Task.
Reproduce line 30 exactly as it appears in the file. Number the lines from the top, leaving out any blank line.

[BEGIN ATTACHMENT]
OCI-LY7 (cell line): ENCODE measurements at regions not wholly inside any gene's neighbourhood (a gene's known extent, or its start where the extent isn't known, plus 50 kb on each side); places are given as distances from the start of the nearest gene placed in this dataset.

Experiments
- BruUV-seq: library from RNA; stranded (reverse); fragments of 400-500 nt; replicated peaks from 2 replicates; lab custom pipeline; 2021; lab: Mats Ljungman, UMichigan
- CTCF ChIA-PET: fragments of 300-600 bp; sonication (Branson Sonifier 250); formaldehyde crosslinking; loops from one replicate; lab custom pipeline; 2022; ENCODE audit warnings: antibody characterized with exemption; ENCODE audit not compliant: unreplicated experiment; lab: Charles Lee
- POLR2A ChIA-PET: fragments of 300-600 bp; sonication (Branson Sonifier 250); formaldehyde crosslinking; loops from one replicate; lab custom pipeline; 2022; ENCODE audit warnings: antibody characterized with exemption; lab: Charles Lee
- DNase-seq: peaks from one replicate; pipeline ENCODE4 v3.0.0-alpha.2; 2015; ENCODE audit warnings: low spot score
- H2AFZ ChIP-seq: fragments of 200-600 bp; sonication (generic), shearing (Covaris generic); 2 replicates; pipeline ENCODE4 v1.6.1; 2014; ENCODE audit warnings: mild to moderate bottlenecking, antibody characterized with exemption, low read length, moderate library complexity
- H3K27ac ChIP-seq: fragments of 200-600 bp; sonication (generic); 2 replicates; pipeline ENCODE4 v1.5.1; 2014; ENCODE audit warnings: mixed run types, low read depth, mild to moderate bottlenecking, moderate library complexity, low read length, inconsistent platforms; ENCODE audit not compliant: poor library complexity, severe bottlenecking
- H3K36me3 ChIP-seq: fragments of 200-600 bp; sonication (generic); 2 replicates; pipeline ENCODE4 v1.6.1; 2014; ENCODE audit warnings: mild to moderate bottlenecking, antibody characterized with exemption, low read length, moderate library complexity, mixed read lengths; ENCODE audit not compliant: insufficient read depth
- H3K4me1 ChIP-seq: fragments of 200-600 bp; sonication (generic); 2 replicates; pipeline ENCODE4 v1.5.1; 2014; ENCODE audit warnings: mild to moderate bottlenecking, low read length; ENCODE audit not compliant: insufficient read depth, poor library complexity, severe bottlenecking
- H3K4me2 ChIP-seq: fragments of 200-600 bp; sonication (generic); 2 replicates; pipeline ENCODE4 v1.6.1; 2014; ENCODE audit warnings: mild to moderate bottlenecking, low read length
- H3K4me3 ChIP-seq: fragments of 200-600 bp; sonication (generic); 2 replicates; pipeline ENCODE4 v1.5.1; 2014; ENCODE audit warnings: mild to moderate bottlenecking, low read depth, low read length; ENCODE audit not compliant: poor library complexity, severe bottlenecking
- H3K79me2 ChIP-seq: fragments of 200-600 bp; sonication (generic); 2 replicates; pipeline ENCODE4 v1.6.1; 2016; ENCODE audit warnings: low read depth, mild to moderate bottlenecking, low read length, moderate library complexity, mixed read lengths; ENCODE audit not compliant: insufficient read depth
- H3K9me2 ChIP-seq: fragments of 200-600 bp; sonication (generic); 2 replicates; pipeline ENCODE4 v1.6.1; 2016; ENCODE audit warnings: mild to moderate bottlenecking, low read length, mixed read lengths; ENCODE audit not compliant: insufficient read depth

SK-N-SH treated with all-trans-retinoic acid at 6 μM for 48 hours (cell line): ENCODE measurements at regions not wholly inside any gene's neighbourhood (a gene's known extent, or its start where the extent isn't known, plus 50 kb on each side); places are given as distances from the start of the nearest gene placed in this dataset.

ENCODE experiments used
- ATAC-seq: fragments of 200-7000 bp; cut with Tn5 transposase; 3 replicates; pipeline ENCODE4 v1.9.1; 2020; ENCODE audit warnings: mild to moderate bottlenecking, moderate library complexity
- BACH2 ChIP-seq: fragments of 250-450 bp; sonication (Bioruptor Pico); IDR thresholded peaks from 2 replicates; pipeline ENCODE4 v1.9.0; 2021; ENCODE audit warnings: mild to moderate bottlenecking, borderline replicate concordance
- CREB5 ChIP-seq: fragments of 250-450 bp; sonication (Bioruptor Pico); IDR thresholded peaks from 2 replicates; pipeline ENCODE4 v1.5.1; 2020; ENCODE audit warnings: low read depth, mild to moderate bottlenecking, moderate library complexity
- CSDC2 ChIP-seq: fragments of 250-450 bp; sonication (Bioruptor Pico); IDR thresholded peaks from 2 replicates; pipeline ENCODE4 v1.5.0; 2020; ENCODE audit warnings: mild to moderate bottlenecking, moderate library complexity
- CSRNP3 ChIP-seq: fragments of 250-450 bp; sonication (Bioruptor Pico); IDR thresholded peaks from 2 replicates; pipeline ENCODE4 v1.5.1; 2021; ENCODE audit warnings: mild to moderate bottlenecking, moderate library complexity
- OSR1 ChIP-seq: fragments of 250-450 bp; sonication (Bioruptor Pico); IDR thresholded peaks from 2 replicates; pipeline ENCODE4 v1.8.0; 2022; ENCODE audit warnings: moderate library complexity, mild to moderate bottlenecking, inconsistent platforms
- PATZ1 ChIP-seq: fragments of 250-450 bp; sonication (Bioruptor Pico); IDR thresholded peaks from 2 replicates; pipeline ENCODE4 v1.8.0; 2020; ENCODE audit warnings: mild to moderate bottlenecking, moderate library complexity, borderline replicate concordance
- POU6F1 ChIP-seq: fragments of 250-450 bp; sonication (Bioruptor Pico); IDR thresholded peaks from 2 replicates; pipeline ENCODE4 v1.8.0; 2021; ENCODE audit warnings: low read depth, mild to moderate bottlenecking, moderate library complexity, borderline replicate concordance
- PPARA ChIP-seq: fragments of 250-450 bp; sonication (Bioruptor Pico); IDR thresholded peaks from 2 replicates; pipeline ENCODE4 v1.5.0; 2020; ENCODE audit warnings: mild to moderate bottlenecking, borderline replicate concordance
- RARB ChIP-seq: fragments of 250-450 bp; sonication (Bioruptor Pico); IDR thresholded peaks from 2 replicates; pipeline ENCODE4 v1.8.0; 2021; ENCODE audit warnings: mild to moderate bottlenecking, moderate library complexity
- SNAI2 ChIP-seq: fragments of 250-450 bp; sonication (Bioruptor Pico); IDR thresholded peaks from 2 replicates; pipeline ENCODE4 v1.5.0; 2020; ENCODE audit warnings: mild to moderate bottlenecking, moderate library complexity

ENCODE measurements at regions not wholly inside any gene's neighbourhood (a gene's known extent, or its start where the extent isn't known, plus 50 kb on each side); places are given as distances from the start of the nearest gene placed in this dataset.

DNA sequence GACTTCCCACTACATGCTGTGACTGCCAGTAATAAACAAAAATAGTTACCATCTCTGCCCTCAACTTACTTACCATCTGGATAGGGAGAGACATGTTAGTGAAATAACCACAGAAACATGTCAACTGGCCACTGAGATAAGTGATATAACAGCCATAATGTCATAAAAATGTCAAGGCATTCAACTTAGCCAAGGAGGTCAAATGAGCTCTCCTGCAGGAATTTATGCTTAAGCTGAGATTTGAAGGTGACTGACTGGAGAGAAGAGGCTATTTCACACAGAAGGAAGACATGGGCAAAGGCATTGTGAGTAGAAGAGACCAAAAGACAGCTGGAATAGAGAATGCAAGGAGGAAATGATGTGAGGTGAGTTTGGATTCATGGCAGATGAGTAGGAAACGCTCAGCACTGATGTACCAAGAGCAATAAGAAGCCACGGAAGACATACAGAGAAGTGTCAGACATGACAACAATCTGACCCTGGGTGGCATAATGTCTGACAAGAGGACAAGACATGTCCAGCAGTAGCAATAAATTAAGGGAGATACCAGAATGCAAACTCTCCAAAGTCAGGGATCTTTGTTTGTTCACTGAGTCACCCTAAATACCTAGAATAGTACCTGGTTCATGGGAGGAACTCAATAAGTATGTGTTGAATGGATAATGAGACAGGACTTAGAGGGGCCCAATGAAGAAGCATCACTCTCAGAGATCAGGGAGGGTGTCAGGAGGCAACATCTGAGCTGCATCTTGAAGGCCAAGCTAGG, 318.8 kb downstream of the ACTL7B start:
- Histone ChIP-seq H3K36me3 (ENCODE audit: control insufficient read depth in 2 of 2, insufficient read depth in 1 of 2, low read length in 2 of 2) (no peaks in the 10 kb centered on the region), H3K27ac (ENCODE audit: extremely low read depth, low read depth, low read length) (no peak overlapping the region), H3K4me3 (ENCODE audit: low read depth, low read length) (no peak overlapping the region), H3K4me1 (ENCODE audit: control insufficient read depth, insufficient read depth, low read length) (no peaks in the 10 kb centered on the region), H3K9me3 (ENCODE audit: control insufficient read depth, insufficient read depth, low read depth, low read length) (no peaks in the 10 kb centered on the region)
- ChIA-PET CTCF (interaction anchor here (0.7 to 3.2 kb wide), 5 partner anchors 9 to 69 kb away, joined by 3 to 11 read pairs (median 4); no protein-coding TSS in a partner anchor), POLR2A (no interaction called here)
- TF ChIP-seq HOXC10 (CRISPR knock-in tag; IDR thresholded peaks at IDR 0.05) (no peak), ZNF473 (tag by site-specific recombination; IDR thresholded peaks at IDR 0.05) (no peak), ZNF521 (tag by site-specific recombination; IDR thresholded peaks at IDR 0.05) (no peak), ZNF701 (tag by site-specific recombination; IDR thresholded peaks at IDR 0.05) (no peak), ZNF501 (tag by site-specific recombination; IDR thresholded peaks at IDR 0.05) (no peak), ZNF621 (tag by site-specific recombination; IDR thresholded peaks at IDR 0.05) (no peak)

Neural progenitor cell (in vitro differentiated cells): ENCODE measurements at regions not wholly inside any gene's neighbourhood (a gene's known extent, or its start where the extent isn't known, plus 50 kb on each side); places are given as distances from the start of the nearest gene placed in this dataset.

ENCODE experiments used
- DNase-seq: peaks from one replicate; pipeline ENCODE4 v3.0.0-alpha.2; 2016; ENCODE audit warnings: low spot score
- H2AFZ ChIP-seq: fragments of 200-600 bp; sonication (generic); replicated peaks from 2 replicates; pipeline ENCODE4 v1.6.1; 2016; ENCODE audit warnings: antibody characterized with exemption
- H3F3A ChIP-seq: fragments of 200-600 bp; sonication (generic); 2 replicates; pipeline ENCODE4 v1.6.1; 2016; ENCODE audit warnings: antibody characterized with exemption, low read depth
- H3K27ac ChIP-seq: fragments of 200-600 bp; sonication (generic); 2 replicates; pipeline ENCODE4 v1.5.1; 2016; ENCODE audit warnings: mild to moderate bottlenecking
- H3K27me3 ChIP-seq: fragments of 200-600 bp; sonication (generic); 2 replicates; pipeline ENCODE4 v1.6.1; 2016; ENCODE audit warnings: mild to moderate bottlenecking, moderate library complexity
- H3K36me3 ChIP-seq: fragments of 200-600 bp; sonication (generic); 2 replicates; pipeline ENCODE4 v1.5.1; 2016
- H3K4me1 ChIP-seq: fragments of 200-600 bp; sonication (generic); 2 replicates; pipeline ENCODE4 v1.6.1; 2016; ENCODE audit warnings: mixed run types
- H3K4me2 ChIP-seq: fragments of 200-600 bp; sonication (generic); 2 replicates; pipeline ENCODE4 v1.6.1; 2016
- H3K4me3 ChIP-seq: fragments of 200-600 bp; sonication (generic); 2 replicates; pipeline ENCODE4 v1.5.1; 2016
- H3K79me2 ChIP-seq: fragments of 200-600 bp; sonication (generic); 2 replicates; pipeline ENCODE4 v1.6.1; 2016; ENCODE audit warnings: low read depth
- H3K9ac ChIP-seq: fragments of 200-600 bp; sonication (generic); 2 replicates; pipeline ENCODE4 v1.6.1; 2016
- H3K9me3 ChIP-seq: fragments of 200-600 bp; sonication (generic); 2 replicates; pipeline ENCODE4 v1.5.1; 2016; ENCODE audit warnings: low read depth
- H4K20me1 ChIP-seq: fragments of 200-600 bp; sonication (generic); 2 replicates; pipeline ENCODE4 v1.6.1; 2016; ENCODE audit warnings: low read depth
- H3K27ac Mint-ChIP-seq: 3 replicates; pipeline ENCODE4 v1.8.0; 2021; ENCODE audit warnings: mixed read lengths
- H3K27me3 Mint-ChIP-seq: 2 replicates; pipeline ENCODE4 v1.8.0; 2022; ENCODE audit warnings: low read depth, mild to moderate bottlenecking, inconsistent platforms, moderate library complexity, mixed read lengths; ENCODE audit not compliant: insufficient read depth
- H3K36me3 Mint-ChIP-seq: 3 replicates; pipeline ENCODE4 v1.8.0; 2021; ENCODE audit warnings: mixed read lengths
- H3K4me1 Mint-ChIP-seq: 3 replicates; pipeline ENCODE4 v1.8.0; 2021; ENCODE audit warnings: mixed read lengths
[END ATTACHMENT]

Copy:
- Histone ChIP-seq H3K36me3 (ENCODE audit: control insufficient read depth in 2 of 2, insufficient read depth in 1 of 2, low read length in 2 of 2) (no peaks in the 10 kb centered on the region), H3K27ac (ENCODE audit: extremely low read depth, low read depth, low read length) (no peak overlapping the region), H3K4me3 (ENCODE audit: low read depth, low read length) (no peak overlapping the region), H3K4me1 (ENCODE audit: control insufficient read depth, insufficient read depth, low read length) (no peaks in the 10 kb centered on the region), H3K9me3 (ENCODE audit: control insufficient read depth, insufficient read depth, low read depth, low read length) (no peaks in the 10 kb centered on the region)